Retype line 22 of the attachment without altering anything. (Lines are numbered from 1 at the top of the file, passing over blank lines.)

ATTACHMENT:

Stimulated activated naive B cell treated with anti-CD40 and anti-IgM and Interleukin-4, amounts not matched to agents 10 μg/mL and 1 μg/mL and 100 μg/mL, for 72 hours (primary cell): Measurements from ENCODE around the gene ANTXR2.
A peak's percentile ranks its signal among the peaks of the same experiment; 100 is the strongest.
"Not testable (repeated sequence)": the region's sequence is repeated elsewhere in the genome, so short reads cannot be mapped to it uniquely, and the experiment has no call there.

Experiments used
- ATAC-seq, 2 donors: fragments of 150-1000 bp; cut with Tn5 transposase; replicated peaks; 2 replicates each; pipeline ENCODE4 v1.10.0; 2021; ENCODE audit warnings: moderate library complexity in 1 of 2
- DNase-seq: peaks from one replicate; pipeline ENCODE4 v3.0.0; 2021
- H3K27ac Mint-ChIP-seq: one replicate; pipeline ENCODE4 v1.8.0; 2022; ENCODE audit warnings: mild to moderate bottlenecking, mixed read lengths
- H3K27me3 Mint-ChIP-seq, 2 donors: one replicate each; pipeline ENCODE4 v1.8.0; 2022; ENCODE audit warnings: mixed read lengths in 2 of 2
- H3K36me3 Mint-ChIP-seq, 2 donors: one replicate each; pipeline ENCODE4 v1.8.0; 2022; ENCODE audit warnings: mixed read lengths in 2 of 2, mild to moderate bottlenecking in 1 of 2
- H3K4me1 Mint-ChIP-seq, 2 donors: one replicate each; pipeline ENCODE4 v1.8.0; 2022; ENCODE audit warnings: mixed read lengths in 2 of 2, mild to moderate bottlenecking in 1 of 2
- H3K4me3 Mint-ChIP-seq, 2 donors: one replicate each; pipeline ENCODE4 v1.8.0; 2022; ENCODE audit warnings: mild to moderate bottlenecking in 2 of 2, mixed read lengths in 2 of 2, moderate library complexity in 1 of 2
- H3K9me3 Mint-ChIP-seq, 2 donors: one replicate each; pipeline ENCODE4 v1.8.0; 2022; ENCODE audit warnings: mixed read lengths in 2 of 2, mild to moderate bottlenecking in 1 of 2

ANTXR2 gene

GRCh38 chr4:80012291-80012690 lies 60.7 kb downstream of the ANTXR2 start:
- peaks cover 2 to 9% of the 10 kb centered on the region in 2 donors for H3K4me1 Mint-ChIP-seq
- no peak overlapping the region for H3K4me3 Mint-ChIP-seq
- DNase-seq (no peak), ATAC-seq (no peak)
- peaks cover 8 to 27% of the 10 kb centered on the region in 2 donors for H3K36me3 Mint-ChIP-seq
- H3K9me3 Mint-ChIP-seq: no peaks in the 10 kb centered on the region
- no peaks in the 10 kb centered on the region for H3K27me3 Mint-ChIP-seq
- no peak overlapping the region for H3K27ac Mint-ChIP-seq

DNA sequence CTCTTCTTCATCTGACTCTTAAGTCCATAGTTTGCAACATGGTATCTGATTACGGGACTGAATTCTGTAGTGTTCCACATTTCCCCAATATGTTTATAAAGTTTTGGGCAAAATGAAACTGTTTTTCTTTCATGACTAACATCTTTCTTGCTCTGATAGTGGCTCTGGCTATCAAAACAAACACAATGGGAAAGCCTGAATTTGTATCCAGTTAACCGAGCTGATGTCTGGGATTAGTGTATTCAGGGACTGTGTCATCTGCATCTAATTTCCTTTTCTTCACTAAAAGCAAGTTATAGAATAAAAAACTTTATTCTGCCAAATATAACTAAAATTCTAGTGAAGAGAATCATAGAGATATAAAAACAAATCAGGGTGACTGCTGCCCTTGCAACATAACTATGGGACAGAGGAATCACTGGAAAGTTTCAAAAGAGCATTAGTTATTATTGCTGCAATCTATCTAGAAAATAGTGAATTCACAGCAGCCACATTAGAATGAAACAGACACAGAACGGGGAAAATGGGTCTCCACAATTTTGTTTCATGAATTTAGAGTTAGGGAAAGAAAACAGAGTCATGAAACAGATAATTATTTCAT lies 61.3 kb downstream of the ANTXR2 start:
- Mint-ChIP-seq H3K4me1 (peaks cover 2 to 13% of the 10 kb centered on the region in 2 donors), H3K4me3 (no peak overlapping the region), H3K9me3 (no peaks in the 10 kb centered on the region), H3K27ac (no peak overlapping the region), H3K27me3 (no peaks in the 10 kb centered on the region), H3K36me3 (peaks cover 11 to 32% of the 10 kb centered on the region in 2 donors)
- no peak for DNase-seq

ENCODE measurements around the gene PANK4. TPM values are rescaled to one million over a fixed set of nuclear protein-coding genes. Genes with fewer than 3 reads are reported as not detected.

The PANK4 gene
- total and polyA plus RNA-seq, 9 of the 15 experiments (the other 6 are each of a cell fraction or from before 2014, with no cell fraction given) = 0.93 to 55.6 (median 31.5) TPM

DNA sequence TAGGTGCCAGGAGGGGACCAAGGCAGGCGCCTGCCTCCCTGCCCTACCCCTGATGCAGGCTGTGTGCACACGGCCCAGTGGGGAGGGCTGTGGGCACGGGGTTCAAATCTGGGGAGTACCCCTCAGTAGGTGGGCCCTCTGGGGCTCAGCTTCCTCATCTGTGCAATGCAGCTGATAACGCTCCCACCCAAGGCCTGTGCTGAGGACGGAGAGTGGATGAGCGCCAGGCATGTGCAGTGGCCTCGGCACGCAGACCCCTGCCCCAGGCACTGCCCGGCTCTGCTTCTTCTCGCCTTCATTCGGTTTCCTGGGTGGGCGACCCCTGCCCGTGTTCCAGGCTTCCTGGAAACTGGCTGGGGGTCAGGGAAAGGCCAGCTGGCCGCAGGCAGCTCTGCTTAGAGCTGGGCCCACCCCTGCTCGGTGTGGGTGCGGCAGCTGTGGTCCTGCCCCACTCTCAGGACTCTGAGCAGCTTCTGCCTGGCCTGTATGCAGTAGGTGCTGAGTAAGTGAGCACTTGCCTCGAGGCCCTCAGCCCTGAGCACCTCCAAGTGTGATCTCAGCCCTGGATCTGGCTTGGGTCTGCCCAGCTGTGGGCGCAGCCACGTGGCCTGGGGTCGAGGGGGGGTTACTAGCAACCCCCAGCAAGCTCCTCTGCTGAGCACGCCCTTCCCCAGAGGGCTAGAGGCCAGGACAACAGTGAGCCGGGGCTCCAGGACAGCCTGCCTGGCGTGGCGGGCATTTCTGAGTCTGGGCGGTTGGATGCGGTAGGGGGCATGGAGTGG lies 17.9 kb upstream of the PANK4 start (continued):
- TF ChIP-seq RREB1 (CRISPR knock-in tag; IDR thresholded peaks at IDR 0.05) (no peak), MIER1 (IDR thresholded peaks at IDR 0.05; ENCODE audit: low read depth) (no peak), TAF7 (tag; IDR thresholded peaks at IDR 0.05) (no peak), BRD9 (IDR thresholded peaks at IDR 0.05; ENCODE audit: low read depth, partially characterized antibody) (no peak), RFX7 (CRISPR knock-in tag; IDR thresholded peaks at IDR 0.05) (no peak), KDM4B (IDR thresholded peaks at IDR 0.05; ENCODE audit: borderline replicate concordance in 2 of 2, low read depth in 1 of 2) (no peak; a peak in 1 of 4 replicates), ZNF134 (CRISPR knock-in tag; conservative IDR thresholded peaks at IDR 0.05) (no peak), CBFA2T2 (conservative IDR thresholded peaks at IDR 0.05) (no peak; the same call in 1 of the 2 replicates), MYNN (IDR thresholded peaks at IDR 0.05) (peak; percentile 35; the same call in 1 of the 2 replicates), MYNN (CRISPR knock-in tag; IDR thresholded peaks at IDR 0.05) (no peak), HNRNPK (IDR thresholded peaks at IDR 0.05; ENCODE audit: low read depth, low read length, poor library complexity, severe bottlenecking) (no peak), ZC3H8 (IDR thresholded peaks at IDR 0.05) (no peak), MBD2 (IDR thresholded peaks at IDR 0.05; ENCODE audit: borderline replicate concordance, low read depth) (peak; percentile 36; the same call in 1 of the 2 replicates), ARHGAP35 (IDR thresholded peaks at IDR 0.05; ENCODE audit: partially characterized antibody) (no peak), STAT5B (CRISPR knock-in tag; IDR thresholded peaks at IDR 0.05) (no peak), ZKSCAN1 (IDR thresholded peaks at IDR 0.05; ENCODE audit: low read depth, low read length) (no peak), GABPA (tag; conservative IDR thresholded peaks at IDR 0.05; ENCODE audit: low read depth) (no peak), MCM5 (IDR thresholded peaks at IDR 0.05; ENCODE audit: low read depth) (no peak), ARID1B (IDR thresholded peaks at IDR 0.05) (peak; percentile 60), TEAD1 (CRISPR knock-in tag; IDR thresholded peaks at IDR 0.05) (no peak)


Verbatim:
DNA sequence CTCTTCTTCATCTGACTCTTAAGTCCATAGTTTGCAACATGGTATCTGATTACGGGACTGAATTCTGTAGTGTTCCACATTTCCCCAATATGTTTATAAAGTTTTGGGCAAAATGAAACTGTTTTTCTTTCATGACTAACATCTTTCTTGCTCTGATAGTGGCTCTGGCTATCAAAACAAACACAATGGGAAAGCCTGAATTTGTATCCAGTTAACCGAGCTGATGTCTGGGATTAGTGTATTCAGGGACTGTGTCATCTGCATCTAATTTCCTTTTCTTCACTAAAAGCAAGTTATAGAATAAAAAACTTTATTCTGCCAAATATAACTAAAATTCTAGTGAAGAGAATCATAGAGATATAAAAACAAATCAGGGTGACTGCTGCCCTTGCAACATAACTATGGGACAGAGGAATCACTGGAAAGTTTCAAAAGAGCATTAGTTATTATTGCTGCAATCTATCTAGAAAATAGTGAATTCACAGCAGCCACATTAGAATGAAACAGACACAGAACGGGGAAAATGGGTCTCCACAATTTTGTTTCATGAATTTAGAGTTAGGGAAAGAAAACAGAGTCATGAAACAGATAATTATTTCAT lies 61.3 kb downstream of the ANTXR2 start: